Ten years ago, a father sat waiting to find out if his son’s body had been found. In part four of our Unsolved series, Brian Fetherston tells Conor Feehan of his hope that justice may now finally be delivered
n the cold of winter in early February 2010, Brian Fetherston was parked in the Dublin Mountains, anxiously watching as a search party combed their way along the boggy edge of a forest.
Not far away, Ashley Dempsey was also waiting and watching.
The lives of Brian and Ashley had never crossed, but fate brought them together that day.
Brian’s son Ken (26) had been missing since September 2009. Ashley’s son Paul (20) had been missing since July of the same year.
On January 31, 2010, skeletal remains were found in the mountains where many murder victims have been disposed of before and since.
Neither Brian nor Ashley wanted the remains to be those of their missing son, because that would confirm they were dead and most likely murdered.
Yet both fathers craved closure and to give their child a proper burial. They hoped the discovery would put an end to their “not knowing”.
The remains were those of Ken Fetherston, and a murder investigation was launched after a post-mortem found he had been stabbed several times, with injuries to the skull and neck.
Ashley Dempsey had to wait until July 2010 before Paul’s remains were found, buried in a separate area of the Dublin/Wicklow Mountains.
Now, more than 10 years later, Brian is hoping a cold-case review launched a few months ago will bring his son’s killers to justice.
Ken, who lived in Tallaght, was the doting dad of a three-year-old daughter, Nicole, when he disappeared on September 22, 2009.
He had gone to a garage in Landy’s Industrial Estate in Knocklyon to ask for money owed to him by some men he had started a business with six months earlier.
His family reported him missing the next day when they could not contact him, and three days later his car was found abandoned on a slip road near Gorey, Co Wexford.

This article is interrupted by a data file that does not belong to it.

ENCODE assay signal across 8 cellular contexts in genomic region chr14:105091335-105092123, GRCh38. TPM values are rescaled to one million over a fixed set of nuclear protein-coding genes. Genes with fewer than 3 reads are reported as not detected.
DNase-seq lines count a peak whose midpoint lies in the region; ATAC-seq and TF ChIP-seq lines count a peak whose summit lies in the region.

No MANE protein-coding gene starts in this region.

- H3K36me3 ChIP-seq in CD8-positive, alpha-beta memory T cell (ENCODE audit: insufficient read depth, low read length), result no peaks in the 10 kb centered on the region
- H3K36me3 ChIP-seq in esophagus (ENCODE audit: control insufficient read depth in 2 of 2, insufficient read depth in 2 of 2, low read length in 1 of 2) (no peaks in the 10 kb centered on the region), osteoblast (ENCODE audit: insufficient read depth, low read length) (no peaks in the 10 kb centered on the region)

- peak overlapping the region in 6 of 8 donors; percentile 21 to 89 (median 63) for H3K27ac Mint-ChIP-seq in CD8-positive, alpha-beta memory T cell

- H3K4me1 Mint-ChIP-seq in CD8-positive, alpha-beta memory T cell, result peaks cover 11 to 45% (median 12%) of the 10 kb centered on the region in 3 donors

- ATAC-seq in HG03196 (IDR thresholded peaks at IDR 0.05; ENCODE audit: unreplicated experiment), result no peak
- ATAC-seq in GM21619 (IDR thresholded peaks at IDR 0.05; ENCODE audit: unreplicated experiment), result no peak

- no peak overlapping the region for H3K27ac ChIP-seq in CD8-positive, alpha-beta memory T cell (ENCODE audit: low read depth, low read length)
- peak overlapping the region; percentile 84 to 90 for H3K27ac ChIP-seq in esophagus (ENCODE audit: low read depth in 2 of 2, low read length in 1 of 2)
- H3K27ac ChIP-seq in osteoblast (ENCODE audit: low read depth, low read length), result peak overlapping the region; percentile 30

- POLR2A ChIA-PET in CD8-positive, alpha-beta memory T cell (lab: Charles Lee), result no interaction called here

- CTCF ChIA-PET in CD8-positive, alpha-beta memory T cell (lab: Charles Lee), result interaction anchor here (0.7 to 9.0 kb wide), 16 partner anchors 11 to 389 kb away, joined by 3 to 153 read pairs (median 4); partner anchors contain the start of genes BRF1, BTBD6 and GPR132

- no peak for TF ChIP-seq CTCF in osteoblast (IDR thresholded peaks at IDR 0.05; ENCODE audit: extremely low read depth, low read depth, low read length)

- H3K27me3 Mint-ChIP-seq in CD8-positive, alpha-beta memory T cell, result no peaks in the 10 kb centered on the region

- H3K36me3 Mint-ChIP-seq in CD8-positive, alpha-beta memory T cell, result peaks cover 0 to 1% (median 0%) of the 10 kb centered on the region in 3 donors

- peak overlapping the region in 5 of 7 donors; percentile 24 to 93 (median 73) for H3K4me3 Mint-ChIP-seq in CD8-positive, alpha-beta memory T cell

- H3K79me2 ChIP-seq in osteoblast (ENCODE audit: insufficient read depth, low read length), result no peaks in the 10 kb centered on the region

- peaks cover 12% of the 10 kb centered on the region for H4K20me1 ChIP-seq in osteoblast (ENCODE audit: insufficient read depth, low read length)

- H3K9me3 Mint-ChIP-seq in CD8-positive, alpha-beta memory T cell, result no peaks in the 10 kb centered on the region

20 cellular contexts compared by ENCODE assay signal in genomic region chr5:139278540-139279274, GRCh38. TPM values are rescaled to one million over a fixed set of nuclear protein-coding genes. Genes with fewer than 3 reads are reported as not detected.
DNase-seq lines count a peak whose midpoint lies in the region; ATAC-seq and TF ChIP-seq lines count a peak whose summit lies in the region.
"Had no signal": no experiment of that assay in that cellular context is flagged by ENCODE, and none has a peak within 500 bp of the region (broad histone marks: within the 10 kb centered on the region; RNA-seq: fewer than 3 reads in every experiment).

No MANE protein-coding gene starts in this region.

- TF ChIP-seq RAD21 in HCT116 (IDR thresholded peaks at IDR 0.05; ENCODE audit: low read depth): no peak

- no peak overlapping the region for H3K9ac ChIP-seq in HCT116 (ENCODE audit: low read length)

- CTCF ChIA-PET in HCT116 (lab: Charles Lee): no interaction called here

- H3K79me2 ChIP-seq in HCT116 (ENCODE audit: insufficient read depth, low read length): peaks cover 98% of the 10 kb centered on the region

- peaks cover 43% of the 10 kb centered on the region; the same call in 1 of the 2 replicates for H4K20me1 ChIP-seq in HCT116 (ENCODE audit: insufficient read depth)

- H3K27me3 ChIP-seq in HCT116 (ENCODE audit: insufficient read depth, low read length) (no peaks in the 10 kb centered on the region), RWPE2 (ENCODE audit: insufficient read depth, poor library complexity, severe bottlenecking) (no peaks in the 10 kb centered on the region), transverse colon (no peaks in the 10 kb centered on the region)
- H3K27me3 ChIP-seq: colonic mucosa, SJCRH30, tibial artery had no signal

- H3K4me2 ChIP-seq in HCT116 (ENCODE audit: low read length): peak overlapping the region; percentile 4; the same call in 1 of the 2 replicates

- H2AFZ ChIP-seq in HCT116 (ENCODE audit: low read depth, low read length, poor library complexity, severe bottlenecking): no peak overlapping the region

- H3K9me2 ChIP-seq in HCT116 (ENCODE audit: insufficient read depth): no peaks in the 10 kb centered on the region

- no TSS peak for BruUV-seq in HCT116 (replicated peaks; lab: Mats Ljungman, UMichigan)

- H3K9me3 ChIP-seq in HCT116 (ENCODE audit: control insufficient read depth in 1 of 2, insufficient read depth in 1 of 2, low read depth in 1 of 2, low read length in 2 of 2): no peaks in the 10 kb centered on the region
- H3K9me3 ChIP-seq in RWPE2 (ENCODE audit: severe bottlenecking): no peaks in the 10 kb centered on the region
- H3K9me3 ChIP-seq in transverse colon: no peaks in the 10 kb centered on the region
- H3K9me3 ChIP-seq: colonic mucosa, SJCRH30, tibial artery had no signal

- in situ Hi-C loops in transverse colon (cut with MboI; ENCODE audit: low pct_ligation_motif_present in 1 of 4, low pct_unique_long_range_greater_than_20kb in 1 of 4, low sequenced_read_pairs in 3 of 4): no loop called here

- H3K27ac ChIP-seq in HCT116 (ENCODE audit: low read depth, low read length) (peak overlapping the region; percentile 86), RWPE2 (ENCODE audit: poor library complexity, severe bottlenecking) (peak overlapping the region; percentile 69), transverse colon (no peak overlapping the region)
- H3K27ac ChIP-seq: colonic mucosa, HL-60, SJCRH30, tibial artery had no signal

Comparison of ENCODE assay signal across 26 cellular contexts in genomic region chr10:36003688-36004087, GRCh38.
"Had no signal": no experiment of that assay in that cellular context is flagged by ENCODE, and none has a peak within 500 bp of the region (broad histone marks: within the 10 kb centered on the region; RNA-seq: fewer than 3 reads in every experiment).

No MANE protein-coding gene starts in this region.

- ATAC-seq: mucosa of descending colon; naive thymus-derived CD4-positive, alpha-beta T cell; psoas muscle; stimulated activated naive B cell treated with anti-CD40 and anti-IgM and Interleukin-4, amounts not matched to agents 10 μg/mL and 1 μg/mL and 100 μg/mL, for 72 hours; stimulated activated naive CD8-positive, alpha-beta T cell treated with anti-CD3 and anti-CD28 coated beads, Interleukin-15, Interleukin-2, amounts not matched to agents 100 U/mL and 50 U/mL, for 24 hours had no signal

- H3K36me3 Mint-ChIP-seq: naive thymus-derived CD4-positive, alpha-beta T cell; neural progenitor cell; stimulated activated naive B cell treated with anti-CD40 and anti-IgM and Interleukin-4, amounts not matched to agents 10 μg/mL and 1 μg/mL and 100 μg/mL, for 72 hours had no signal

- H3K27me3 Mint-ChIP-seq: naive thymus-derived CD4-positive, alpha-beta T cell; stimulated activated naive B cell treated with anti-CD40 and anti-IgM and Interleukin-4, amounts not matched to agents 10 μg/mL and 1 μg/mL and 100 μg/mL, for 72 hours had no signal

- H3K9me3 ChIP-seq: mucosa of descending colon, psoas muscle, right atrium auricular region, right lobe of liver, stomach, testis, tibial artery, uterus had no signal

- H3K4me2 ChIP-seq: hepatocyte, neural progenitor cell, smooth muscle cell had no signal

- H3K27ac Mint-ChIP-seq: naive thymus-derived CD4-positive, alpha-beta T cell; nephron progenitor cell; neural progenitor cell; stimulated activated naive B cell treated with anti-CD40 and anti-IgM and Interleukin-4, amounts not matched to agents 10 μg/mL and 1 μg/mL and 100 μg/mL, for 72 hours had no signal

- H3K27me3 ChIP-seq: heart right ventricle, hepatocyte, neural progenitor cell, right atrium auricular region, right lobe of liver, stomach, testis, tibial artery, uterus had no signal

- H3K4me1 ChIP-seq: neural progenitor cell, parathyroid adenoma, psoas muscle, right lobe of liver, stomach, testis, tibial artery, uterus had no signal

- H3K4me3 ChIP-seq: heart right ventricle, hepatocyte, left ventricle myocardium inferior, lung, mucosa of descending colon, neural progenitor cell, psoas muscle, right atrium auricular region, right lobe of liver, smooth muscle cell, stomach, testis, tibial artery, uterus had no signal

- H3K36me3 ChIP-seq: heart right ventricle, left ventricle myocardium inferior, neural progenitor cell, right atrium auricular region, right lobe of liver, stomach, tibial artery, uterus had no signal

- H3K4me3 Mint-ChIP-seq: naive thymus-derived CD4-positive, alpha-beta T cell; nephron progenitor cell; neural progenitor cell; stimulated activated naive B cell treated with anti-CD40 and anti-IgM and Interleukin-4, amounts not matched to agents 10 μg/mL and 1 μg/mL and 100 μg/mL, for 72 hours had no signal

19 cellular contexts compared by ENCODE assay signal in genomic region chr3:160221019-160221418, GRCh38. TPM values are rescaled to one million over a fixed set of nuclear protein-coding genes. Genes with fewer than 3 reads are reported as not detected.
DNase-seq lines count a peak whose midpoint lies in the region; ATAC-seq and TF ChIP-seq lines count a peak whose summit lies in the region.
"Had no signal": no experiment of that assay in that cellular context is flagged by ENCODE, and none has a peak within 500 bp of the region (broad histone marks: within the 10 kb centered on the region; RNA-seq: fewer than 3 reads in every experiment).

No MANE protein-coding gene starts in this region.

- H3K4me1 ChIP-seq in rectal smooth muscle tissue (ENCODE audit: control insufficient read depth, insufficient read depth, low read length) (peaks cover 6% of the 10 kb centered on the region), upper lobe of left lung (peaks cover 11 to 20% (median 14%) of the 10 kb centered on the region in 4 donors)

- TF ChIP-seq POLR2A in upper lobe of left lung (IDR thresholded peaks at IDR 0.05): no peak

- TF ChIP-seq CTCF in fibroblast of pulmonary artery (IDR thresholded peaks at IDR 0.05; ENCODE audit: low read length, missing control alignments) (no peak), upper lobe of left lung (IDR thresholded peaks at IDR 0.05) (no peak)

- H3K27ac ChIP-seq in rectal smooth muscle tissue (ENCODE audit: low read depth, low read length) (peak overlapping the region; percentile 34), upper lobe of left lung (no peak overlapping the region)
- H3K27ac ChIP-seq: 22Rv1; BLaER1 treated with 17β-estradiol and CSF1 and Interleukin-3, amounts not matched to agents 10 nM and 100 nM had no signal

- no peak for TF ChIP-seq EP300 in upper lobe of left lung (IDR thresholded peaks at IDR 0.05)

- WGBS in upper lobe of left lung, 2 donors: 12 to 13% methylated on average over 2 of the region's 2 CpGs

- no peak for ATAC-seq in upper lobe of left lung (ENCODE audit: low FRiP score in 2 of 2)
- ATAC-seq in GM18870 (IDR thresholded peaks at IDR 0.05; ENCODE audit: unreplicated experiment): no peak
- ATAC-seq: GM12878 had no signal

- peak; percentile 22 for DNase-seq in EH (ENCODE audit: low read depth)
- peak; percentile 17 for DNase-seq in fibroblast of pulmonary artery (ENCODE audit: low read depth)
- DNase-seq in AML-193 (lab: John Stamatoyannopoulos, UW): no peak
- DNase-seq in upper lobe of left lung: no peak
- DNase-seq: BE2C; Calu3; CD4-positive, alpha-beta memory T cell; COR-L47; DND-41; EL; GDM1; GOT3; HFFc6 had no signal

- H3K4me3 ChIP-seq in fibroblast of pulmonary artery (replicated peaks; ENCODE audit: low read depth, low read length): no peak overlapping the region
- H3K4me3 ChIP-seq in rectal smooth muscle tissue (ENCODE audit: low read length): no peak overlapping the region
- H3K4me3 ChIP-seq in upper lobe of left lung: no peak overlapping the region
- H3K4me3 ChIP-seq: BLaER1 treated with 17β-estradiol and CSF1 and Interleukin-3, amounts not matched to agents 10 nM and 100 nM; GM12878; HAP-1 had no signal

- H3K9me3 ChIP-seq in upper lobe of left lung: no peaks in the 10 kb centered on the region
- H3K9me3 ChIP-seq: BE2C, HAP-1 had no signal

A later forensic examination revealed a bloodstain in the boot that matched Ken’s, yet his remains were found in the Dublin mountains.
Clearly, somebody had made an attempt to divert attention away from where he was killed.
Four people were arrested but later released, and a file was sent to the Director of Public Prosecutions, who decided there was insufficient evidence to bring charges.
An inquest into Ken’s death heard he was last seen at 10am on September 22 at the rented garage in Knocklyon.
One of the men he was in business with, William Smith, told Dublin District Coroner’s Court they had discussed money he owed Ken, which he was not then in a position to pay.
He denied the debt had caused tension.
Smith and his father, Patrick, said that when they last saw Ken, he was leaving to buy new brake pads for his car.
Brian Fetherston’s hopes, and those of his family, now lie in a cold case review being conducted by the Serious Crime Review Team overseen by Detective Superintendent Desmond McTiernan.
“We met with senior gardaí last December, and again in February, and the case is undergoing a review now, but I’d imagine the Covid pandemic has slowed things a bit,” Brian said.
“However, we’ve waited 11 years at this stage, so we’ll give the gardaí the space they need to do what they need to do.”
The unsolved aspect of the case plays heavily on Brian’s mind.
He said he feels that if Ken’s killer or killers were already in prison, it would bring him and his family some peace, even though it would never bring his son back.
“It depresses me,” Brian said. “It worries and saddens me that whoever did this has more or less committed the perfect crime, and I don’t believe there is such a thing as the perfect crime. We can only live in hope.
“The unsolved aspect of it adds a whole lot more grief and pain to the situation. Every day Ken is on my mind. I talk to him every day.
“I brought my kids up to respect the law and respect the gardaí, and it’s getting to a stage where I can’t understand how whoever did this can outwit professional, edu-
cated people like the gardaí and the DPP.
“It really upsets me when I think about it, because the mind just wanders from one thing to the next.
“Ken was stabbed from behind, and he was well able to take care of himself. He used to play rugby on the Templeogue College team.
“He was stabbed from behind and he was stabbed a hell of a lot of times. It goes through my mind that the first time Ken was stabbed, what were his initial thoughts?
“The horror he must have felt, knowing there was no way out of this.
“He was never going to see his daughter again. Never
going to see his family. Noth- ing. ‘This is the end. I’m going’. That image runs in my head regularly.
“The terrible thought of what he went through in those last couple of minutes of his life upsets me a lot.”